Washington, Cal lead early Pac-12 charge in IRA championships

The back-to-back national champion Washington Huskies cruised through Day 1 of the three-day 111th annual Intercollegiate Rowing Association (IRA) National Championships at Lake Natoma in Gold River, Calif. Washington’s boats won five heats, while three Cal crews took first in their heats. Stanford’s varsity eight boat also advanced to Saturday’s semifinals.


After one day of races, the No. 1 Huskies are in good shape to claim their third straight IRA national championship, as Washington’s varsity eight boat won its heat in 5:45.10, nearly three seconds ahead of Yale. The Huskies are also on track to secure their seventh straight Ten Eyck Trophy — awarded to the program with the most overall points throughout the weekend — because  each of Washington’s five teams won their individual heats with at least a few seconds to spare.

The junior varsity eight won by about three seconds, while three of the Huskies’ other boats all finished at least seven seconds before the second-place boat. The Washington open four unit’s race, for instance, was not even remotely close. The boat ended its heat in 6:48.04, 12 full seconds ahead of Cal and 49 seconds ahead of fourth-place Dartmouth.



The No. 3 Bears did not need any repechages to advance all five of their boats to Saturday’s semifinals. Three Cal boats won their preliminary heats, including the all-important varsity eight boat, which had the fastest time (5:40.98) of all the varsity eight heats. The program’s junior varsity eight boat was also the fastest of all the heats, finishing in 5:52.59, nearly six seconds faster than Northeastern, the second-place boat in the Bears’ heat. Cal’s varsity four boat’s margin (6:37.44-6:41.89) was almost as great, beating out Brown by almost five seconds. The Bears’ open four and freshman eight boats both placed second.

Head coach Mike Teti was pleased with Cal’s performances but knows the competition will stiffen in the semifinals. “We're going to have to dial it up a notch,” he told CalBears.com. “As much as they executed well today, they all know they have to be better tomorrow.”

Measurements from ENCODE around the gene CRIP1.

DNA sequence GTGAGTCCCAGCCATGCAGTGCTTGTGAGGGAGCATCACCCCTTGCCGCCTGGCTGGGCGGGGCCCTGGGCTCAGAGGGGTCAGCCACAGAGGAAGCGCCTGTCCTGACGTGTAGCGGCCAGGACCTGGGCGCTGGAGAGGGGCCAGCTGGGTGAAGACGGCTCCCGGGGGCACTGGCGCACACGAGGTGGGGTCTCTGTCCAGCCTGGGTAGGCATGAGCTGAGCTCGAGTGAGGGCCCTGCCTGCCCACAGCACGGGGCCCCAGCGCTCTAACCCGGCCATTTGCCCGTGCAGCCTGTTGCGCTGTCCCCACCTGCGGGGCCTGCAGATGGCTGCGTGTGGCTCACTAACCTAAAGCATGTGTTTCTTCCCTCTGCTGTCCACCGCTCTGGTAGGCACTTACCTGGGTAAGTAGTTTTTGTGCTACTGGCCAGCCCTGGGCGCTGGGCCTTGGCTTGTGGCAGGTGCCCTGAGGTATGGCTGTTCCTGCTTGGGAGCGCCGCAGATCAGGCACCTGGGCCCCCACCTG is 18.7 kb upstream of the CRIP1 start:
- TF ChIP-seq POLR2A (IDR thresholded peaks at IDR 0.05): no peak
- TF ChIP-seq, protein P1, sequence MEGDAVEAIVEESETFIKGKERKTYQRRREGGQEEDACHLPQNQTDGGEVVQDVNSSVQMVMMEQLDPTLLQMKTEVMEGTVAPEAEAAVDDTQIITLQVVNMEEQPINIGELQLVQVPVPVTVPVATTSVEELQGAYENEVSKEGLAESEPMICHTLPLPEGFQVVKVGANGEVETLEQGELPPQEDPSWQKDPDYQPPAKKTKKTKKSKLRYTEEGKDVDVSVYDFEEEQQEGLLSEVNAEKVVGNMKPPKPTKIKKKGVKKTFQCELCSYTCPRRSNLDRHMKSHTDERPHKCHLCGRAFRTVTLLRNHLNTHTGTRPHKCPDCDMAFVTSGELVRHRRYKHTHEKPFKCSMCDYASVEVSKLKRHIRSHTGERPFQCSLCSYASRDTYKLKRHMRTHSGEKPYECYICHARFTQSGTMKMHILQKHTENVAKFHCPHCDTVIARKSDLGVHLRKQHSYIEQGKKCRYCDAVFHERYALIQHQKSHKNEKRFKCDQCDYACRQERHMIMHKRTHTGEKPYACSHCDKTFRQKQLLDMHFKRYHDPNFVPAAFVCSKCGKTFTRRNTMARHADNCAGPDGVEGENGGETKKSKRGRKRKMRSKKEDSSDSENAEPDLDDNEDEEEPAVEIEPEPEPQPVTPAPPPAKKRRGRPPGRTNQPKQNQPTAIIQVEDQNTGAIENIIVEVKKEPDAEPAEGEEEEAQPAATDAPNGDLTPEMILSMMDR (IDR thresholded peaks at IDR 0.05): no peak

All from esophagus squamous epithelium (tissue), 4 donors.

The Cardinal entered two boats, but only one will be racing in Saturday’s semifinals. Stanford’s varsity eight finished second in its preliminary heat in 5:51.025, edging out third-place Wisconsin by a mere second to snag an automatic berth to the semifinals. That Cardinal boat, ranked fourth in the nation, won the silver medal at the Pac-12 Championships on May 19, held at the very same location.

The Cardinal’s junior varsity eight would not be so lucky. The boat was the last of four to cross the finish line in the preliminary heat, eight seconds off the time of the second-place automatic bid. The crew had another chance in the afternoon repechage race, but could not rebound, finishing in a distant third place. The season, however, is not over just yet for Stanford’s junior varsity eight. The boat will race again Sunday in the Third-Level Final for places 13-16.



The Beavers, competing in the IRA Championships for the first time since 2010, were a mixed bag on Friday. Oregon State’s best finish was in the open four, in which the Beavers took second at 6:52.570, three and a half seconds ahead of Harvard. Oregon State’s other boats were not as fortunate. The varsity eight crew followed up a fifth-place finish in the heat with a third-place effort in the repechage. The second varsity eight crew’s heat and repechage finishes were identical, much to the chagrin of Beavers fans. Oregon State’s varsity four crew opened with a fourth-place finish in the preliminary heat but snagged second in the repechage.

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